June 1, 2019

How To Go Sugar-Free in Seven Easy Steps

We have got very used to eating sugar in large amounts. Foods high is sugar are everywhere in modern culture, almost every dessert you buy in a café or restaurant contains lots of it. Biscuits, cake, chocolate bars and sweets are the norm. Yet the consequences of eating large amounts of refined sugar are now becoming clear, not only causing tooth decay, but contributing to diabetes, over weight, heart disease, depression, poor thinking and possibly some forms of dementia, the list goes on and on.

The craving for sweet foods can be strong, very strong, so how can we wean ourselves off refined sugar? This may not be as difficult as you think, personally I have not eaten sugar for nearly 40 years, and I enjoy plenty of sweet appetising dishes and desserts, so lets look at how you can go sugar-free.

Step 1 – Recognise That You Need Sweetness In Your Life

Don’t deny your need for sweetness, it is natural to desire sweet foods. In Oriental medicine it is one of the five tastes essential to health. Denial can also lead to binging – your need for sweetness builds up, and then bang, you’ve gone and eaten a big portion of chocolate, or cake, or whatever your craving is.

In nature, sweet foods are nourishing to the body, whether sweet fruits, root vegetables or cooked grain dishes, and it is this physical and emotional nourishment that we often crave when we are seeking out sweet foods.

Step 2 – Create Sweet Vegetable Dishes

Make yourself sweet vegetable dishes. This may sound a little crazy – is a sweet squash soup, baked sweet potatoes, or steamed onions really going to substitute for that lovely piece of cake? Well you may be surprised that many people find over time that eating several portions of sweet vegetables a day really does cut down on cravings for sugary foods, so try it.

Vegetables generally need longer cooking to bring out their sweetness – try baked parsnips, beetroot, sweet potato, carrots or squash for a really sweet taste. Fry onions at the beginning of making a sweet vegetable soup, or steam whole onions for 20 to 25 minutes with just a pinch of salt on them to really develop their sweetness. Get into the habit of eating a sweet vegetable dish at least twice a day.

Step 3 – Learn The Art Of Healthy Desserts

Make some great healthy desserts, and enjoy eating them guilt free, as they are nourishing you instead of shooting your blood sugar levels up high and stressing out your pancreas, liver and nervous system and damaging your blood capillaries.

To create sweetness use fresh or dried fruits to make poached pears, baked dessert apples, fruit crumbles and cakes. You can also use small amounts of grain sweeteners like rice syrup and barley malt or concentrated apple juice to create a stronger sweetness. If you have strong sweet cravings, then make yourself a sweet dessert every day, or cook enough to last for several days so when the craving comes up there is something instant you can turn to.

Try these recipes.

Step 4 – Keep Snacking, Healthily

Have healthy snacks and sweet foods around you at home, at work or wherever you hang out. Clear out the sugar and sugary foods from your kitchen to reduce the temptation of diving for sugar, and replace with naturally sweet foods like fresh apples and berries, dried apricots, raisins and some grain sweetener (such as brown rice syrup).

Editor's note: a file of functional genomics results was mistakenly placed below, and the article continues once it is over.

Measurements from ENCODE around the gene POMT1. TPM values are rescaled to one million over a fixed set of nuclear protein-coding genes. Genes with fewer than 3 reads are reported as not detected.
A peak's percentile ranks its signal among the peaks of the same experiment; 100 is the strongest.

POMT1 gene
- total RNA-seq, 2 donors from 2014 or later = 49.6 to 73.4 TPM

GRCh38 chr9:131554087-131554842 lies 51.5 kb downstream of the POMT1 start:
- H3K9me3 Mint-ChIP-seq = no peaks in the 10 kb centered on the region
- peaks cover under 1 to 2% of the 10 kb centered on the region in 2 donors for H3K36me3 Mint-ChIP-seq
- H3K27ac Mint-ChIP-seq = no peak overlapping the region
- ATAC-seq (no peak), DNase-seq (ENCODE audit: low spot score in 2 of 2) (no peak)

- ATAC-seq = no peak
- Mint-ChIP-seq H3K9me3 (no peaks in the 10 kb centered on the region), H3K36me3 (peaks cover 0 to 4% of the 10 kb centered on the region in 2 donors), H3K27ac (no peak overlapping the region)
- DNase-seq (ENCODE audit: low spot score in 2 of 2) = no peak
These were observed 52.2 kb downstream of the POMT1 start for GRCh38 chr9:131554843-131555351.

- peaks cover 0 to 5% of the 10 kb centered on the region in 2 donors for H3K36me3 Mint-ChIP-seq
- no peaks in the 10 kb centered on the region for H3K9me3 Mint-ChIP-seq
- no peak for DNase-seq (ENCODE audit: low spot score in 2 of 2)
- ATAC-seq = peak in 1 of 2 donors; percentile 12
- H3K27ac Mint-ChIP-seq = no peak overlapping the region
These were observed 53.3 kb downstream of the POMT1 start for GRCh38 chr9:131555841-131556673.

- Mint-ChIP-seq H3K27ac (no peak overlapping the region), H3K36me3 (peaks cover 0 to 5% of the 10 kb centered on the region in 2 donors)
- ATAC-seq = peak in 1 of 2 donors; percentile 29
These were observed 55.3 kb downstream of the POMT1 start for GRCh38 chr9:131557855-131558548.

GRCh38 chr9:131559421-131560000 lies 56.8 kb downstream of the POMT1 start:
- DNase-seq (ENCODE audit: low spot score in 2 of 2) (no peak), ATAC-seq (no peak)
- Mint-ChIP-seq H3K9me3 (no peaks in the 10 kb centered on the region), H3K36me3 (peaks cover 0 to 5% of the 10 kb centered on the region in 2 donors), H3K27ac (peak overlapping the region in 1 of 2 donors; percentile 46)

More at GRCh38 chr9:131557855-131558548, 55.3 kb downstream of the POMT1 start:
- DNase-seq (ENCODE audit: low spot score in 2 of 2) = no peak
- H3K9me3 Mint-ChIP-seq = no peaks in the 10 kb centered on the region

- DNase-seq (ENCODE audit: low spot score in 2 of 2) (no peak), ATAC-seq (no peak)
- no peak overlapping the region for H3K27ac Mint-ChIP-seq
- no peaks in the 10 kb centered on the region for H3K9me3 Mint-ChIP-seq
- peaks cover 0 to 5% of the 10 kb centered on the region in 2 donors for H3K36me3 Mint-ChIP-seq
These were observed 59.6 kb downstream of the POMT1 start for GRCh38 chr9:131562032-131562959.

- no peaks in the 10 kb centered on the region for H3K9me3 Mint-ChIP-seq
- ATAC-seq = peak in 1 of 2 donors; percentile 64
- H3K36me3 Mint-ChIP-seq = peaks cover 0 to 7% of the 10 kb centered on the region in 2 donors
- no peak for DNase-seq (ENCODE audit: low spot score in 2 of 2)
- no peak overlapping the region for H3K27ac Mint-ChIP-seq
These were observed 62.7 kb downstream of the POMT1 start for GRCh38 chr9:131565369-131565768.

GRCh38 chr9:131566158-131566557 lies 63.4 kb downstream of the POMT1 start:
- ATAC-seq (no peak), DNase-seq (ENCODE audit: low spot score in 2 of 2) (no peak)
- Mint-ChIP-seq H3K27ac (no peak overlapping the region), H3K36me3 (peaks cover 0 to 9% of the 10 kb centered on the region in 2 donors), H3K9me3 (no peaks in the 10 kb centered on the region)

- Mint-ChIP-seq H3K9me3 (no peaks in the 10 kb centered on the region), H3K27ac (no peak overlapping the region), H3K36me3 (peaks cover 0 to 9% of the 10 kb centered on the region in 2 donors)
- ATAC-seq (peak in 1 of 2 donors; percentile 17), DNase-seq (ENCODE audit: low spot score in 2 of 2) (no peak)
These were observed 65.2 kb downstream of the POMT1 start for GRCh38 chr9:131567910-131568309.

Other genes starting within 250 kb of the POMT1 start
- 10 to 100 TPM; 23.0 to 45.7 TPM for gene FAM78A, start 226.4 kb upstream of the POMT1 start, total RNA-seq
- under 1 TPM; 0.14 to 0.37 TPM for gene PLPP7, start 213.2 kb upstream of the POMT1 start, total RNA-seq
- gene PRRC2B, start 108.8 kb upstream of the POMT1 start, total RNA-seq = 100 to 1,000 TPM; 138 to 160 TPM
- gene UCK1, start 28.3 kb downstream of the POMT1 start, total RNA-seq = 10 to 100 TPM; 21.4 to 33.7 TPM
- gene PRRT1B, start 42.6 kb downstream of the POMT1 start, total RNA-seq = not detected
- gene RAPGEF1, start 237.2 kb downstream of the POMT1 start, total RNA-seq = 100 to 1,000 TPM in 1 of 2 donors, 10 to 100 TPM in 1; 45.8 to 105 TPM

Try amasake, a traditional Japanese fermented rice or millet sweet puree – some people find this the best substitute for creamy desserts. It can be made into a sweet hot drink, creamy puddings, or as a topping on almost anything.

Step 5 – Get Plenty of Rest

Ask yourself, are you using sugar to override exhaustion? Do you reach for the sweet snack when you are just exhausted, and are looking for something to pick you up?

If this is true for you then you need to get more sleep at night, adjust your work or daily life with more rest or breaks. This can then reduce the sweet cravings a lot. Learn to listen to your body’s real physical needs, and respond to them whenever you can.

Step 6 – Look After Your Emotional Health

Ask yourself, am I emotionally satisfied with my life? If you are very unsatisfied, then you may be using sugar and sweet foods as a replacement for the nourishment and love you deeply desire from good friends, a partner, emotional support, doing work that feeds you, or having time for fun and following your passions.

If you are using sugar to try to replace your deep human needs, you are caught in an endless cycle of feeling dissatisfied, eating sugar, momentarily feeling good, then back to an emotional low. Break this cycle by spending some time feeling out what your unfulfilled needs are, and make the changes in your life to bring you greater satisfaction and nourishment.

Step 7 – Understand The Benefits From Your Own Experience

Really observe how you feel when you are off sugar – many people say they feel more emotionally stable, more deeply satisfied with themselves and their life, have more energy, can think more clearly, and feel more in touch with their real feelings and self.

Taking Things Forward

Encourage yourself to keep going with your sugar-free way of living, until it becomes your natural default way of eating. If you do then eat something high in refined sugar you may will be surprised to feel the strong effect it has on you, that you never realised.

It’s also worthwhile making some nice sugar-free dishes and desserts for your friends and family, so you can enjoy eating good food together, and introduce the people you love to a healthier way of living too. You can also check out our short courses on cooking healthy food.